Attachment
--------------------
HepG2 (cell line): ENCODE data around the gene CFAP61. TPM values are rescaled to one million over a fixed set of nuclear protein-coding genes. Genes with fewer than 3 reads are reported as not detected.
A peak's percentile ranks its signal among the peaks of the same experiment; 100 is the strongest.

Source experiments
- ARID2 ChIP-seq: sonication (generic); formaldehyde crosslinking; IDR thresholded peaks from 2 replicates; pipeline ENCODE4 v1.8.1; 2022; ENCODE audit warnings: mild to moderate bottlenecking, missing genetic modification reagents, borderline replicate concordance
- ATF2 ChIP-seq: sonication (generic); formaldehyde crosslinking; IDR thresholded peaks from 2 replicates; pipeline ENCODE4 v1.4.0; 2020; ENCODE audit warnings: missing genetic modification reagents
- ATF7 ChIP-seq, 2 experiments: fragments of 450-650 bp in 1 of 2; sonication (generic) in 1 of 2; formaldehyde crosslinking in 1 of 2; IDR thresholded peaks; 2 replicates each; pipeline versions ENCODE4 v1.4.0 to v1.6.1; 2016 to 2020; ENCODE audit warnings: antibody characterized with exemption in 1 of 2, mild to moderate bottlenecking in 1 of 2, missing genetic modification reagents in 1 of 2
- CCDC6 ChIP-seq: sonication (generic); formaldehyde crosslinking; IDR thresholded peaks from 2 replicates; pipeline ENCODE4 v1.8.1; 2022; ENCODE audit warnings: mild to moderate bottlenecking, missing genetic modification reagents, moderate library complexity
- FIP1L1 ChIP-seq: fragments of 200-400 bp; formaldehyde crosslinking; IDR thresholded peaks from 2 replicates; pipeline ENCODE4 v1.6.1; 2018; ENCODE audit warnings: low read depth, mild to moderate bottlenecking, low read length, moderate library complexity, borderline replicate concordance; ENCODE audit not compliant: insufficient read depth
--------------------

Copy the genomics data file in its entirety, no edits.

HepG2 (cell line): ENCODE data around the gene CFAP61. TPM values are rescaled to one million over a fixed set of nuclear protein-coding genes. Genes with fewer than 3 reads are reported as not detected.
A peak's percentile ranks its signal among the peaks of the same experiment; 100 is the strongest.

Source experiments
- ARID2 ChIP-seq: sonication (generic); formaldehyde crosslinking; IDR thresholded peaks from 2 replicates; pipeline ENCODE4 v1.8.1; 2022; ENCODE audit warnings: mild to moderate bottlenecking, missing genetic modification reagents, borderline replicate concordance
- ATF2 ChIP-seq: sonication (generic); formaldehyde crosslinking; IDR thresholded peaks from 2 replicates; pipeline ENCODE4 v1.4.0; 2020; ENCODE audit warnings: missing genetic modification reagents
- ATF7 ChIP-seq, 2 experiments: fragments of 450-650 bp in 1 of 2; sonication (generic) in 1 of 2; formaldehyde crosslinking in 1 of 2; IDR thresholded peaks; 2 replicates each; pipeline versions ENCODE4 v1.4.0 to v1.6.1; 2016 to 2020; ENCODE audit warnings: antibody characterized with exemption in 1 of 2, mild to moderate bottlenecking in 1 of 2, missing genetic modification reagents in 1 of 2
- CCDC6 ChIP-seq: sonication (generic); formaldehyde crosslinking; IDR thresholded peaks from 2 replicates; pipeline ENCODE4 v1.8.1; 2022; ENCODE audit warnings: mild to moderate bottlenecking, missing genetic modification reagents, moderate library complexity
- FIP1L1 ChIP-seq: fragments of 200-400 bp; formaldehyde crosslinking; IDR thresholded peaks from 2 replicates; pipeline ENCODE4 v1.6.1; 2018; ENCODE audit warnings: low read depth, mild to moderate bottlenecking, low read length, moderate library complexity, borderline replicate concordance; ENCODE audit not compliant: insufficient read depth